Only since October 1961, the Soviet submarine fleet had come a new missile complex D-2 and R-13 missile. While preserving the basic features of D-1 (single-stage design and liquid fuels missile, air start) he had significantly improved impact strength (three missiles instead of two), and above all, almost 4 times extended firing range (600 km to 160 t-FM with a nuclear warhead with 1 MT). In 1963 in the history of the Soviet submarine fleet occurred a "revolution" - a PL project 629 adopted a military complexes of D-4 missiles R-21 with underwater start and ranges (with a nuclear warhead 0.8-1 MT) up to 1400 km.
This event can be considered one of the most important in "nuclear history" of the USSR and Russia. It is essentially marked the birth of marine components "nuclear triad." This was highlighted and substantially increase its strength to the 1958-1962 factory, 402 and 199 was built (excluding prototypes) twenty-three PL series of fourteen 629, later refurbished systems D-4 with underwater start (changed weekly). With this fleet already had to be considered seriously.
Design of the PL series 629 proved to be very good - even much later in the era of nuclear missile carriers, they were used to address some of the operational objectives of the navy and finally were taken out of service in 1990. Unfortunately, they open a grim list lost Soviet submarines with nuclear weapons.
The 629 SSBNs of the Northern fleet were organized in the 16th Division that was based in the Olyenya port. This division formed part of the 12th Squadron, which was headquartered in Yagyelnoy.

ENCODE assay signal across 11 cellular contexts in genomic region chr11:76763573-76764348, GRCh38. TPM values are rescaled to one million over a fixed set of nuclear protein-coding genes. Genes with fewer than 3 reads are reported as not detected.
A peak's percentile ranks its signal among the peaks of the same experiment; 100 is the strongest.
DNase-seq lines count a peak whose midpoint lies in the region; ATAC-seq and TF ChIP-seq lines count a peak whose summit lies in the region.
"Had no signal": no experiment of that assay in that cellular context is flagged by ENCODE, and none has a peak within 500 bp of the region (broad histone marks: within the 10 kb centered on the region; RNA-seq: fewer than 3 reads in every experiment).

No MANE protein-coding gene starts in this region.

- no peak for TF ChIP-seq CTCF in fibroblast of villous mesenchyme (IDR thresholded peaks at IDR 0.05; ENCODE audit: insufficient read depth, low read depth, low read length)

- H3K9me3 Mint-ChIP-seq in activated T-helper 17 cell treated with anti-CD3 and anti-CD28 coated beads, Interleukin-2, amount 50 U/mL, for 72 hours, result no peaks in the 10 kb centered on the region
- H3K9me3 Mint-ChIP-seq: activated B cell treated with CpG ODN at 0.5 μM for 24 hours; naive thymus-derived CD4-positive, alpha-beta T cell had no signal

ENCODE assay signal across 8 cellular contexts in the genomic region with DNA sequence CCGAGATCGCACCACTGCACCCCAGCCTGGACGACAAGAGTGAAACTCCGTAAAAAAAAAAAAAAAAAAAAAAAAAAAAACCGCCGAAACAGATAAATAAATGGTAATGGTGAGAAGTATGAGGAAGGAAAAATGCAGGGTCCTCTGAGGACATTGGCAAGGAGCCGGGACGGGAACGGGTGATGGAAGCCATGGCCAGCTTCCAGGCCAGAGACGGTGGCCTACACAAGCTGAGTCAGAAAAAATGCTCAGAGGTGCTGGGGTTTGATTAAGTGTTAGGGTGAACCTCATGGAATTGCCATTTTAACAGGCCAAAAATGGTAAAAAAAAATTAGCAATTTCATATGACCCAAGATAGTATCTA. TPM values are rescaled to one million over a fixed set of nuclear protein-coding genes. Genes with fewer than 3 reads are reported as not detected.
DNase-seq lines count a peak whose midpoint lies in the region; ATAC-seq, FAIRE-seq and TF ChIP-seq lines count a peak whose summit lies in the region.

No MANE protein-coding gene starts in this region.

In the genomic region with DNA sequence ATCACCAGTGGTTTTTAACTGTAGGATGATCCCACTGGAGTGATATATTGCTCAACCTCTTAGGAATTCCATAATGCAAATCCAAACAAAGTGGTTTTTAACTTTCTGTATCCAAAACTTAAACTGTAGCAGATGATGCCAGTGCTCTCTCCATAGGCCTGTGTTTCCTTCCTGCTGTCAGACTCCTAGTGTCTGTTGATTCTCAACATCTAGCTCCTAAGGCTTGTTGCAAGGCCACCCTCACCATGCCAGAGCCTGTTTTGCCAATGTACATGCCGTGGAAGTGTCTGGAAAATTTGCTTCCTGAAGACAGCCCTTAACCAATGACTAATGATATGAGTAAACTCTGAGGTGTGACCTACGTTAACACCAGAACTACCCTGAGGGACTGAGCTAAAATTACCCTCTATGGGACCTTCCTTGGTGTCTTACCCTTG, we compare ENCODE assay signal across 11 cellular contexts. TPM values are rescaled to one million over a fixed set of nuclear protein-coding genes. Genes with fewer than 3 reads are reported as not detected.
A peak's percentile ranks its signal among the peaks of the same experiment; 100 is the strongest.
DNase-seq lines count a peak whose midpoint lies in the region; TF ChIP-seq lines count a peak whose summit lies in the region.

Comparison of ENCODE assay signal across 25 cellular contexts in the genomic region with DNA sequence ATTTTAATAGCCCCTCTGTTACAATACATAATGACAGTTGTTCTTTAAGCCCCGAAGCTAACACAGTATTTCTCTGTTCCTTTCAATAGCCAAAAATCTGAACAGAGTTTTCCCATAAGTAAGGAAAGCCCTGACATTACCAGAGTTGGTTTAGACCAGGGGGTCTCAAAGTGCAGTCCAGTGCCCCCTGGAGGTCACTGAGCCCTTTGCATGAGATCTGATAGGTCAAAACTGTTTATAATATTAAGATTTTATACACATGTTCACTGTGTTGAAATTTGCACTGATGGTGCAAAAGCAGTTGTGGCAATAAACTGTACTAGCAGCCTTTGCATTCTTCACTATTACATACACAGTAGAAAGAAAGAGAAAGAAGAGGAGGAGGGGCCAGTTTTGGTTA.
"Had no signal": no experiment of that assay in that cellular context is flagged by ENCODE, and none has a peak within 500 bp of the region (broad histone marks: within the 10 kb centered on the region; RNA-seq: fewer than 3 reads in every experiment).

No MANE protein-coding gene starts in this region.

In May 1962 the Soviet government approved a plan for the deployment of a Group of Soviet Forces to Cuba, which in October 1962 precipitated the Cuban Missile Crisis]. Initially the plan called for the deployment of a squadron of submarines, comprising the 18th Division of missile submarines of the Project 629 class [NATO Golf or G-class], consisting of 7 submarines each with 3 R-13 [SS-N-4] missiles with range of 540 km. This element of the plan was in fact not implemented. In September 1968 two 629A submarines were transferred from the Northern to the Pacific fleet and another four from October 1971 till November 1974. At the end of the 1970s the 16th Division, consisting of six 629A submarines, was transferred from the Northern to the Baltic fleet.
The 629 submarines that served in the 29th submarine division of the Pacific Fleet were first based on Kamchatka and later on in the Pavlovsk bay. In the middle of the 1970s seven 629A submarines were still in service in the Pacific Fleet.
In 1989 four 629A submarines still served in the Baltic and two in the Pacific Fleet. In 1990 however, all submarines were decommissioned.
- Golf III - Between 1969-1974 the "K-118" was outfitted with 6 launchers to carry out tests of the R-29 (SS-N-8) ballistic missiles. Its' displacement was increased to 4000 tons and the updated submarine received the designation 601.
- Golf IV - Between 1969 and 1973 the "K-102" submarine was converted under the Project 605 in order to conduct tests of the R-27K (SS-NX-13) ballistic missiles. It was lengthened in 18,3 meters and outfitted with four launchers.
- Golf V - In 1976 one submarine ("K-153") was outfitted with a launcher to carry out tests of the R-39 missile. The submarine received the new designation Project 619.
- Golf SSQ - Between 1973 and 1979 the submarines "K-61", "B-42" and "K-107" were converted in Vladivostok under the Project 629R into a command post, with the missile and torpedo tubes removed.